Rishi Sunak – 4 July Election

The announcement followed a Cabinet meeting this afternoon. It is reported that there appeared to be a certain level of surprise from ministers. The Conservatives are trailing Labour by 21 points in the polls.

The next step will be for the parties to set out manifestos with detailed policy pledges, including tax and fiscal policy.

Over 78 Conservative MPs are planning to stand down at this election.

There are several pieces of legislation that must be passed before parliament ceases. The Finance Bill is one of them. Other legislation will have to wait until the new session, and some may fail if there is a change of government.



Tax Take up £9bn in April

Income tax was up £6bn in a month and National Insurance was up £2bn despite the 4% cut in NIC.

The new tax year started with the government taking £75.4bn in total taxes in April 2024 up £4.2bn more than April 2023 and up £9bn in March.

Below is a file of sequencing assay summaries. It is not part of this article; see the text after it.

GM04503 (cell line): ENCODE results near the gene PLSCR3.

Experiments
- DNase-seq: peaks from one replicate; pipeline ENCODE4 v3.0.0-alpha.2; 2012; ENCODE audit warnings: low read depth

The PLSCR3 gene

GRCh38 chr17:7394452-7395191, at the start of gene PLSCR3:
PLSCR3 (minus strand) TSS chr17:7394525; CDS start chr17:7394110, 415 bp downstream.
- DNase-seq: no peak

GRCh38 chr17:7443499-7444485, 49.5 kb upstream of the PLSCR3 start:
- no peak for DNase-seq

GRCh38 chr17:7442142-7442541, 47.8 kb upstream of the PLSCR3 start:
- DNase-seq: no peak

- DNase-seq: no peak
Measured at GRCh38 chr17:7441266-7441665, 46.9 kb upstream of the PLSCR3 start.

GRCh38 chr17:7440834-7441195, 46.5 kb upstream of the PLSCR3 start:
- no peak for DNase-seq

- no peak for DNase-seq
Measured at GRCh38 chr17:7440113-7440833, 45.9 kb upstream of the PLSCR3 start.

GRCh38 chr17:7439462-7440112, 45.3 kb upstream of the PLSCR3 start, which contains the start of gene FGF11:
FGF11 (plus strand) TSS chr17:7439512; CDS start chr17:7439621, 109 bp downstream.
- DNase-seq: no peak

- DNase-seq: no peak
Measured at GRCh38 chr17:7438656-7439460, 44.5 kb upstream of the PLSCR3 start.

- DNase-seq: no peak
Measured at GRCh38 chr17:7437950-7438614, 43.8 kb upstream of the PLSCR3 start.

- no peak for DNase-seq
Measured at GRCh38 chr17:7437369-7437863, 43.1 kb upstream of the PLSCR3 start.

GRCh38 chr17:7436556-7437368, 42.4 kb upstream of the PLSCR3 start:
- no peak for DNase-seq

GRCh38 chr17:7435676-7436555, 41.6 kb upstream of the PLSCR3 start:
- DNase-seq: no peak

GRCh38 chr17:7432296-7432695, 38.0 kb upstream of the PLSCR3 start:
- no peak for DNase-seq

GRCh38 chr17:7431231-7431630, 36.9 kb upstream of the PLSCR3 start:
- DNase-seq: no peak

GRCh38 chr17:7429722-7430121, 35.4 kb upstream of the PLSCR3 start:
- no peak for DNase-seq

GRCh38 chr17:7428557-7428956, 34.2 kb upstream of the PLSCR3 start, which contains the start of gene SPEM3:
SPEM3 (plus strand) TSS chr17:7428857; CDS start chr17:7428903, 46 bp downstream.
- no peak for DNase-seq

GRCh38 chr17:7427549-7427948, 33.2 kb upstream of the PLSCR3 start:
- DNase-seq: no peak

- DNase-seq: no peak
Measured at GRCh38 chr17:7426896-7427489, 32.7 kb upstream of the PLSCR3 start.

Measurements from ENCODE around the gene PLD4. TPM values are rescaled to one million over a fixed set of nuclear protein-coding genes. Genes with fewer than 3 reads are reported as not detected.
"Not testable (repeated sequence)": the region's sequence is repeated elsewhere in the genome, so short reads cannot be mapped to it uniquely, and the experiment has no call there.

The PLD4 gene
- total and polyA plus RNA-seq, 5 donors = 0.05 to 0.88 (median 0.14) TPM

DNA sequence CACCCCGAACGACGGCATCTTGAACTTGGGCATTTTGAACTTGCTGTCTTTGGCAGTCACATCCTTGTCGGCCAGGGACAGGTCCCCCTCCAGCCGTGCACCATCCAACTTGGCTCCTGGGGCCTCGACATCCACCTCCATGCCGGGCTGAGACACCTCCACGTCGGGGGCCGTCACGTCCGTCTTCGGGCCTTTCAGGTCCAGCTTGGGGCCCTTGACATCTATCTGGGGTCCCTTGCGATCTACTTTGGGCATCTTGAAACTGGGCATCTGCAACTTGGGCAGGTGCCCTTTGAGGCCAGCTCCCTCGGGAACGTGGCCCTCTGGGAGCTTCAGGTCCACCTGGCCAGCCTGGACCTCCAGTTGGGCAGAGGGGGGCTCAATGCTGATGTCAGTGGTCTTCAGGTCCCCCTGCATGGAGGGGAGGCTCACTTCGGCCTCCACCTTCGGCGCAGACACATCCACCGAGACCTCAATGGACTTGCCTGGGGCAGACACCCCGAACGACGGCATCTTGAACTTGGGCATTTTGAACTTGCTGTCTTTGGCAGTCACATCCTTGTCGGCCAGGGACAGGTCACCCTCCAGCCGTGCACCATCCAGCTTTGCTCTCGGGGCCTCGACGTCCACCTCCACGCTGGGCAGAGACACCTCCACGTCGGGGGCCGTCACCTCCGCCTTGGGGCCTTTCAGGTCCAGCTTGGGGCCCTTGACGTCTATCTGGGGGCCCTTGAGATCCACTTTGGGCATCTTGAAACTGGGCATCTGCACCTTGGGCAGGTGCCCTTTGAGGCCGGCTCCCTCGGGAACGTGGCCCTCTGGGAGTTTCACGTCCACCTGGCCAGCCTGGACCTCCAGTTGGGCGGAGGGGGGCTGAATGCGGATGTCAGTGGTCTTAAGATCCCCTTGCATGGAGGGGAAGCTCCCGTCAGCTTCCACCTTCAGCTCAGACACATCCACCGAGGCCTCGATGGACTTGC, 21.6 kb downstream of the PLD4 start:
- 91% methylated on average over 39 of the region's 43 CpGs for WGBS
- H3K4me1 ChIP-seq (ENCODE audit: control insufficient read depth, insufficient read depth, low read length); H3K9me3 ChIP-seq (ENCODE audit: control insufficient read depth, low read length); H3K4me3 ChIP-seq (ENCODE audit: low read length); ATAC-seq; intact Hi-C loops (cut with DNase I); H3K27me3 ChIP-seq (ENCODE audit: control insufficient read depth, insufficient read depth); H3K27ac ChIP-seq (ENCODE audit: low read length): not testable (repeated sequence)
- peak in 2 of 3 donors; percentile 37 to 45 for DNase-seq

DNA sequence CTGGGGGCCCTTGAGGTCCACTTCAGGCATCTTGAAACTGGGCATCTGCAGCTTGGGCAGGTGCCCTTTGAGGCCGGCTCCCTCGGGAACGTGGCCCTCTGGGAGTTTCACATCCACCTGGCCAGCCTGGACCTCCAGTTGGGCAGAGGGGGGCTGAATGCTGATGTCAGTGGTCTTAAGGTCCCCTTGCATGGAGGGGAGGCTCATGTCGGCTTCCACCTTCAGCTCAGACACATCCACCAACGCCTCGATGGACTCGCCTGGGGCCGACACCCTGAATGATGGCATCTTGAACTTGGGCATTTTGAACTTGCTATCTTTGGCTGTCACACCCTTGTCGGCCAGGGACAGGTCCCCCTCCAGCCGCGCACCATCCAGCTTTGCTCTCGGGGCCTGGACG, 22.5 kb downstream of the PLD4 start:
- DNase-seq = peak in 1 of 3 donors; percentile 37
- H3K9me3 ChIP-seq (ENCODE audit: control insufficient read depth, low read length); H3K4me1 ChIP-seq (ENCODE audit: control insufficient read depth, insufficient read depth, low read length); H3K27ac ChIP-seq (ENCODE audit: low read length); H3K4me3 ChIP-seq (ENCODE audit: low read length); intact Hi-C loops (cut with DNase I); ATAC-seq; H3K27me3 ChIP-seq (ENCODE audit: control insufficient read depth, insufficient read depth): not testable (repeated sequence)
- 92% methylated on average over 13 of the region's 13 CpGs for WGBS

Even with the two National Insurance contribution (NIC) cuts, HMRC has taken £700m more NI than the previous April, and over £2bn more than in March.

With income tax allowances and thresholds remaining frozen until 2028, this figure is only likely to continue to rise throughout this tax year and beyond.



Overpayment of Student Loans

Hundreds of graduates have overpaid loans as they did not realise they had been paid off in full. In future, the Student Loans Company will have to keep HMRC informed about any changes to the status of loans.

It is essential to complete the student or postgraduate loan repayment section of the self-assessment tax return if the Student Loans Company (SLC) has said repayments were due to start on or before 6 April of the year you’re completing your return for.

HMRC systems will use the information supplied by the Student Loan Company to work out the correct repayment amounts due.



Benefit Claimant’s Money in the Bank

In the last three years, the DWP has lost over £8bn consistently due to fraud and is setting its sights on sharing data between banks and financial institutions, which it is currently not allowed to do, to crack down on fraud levels.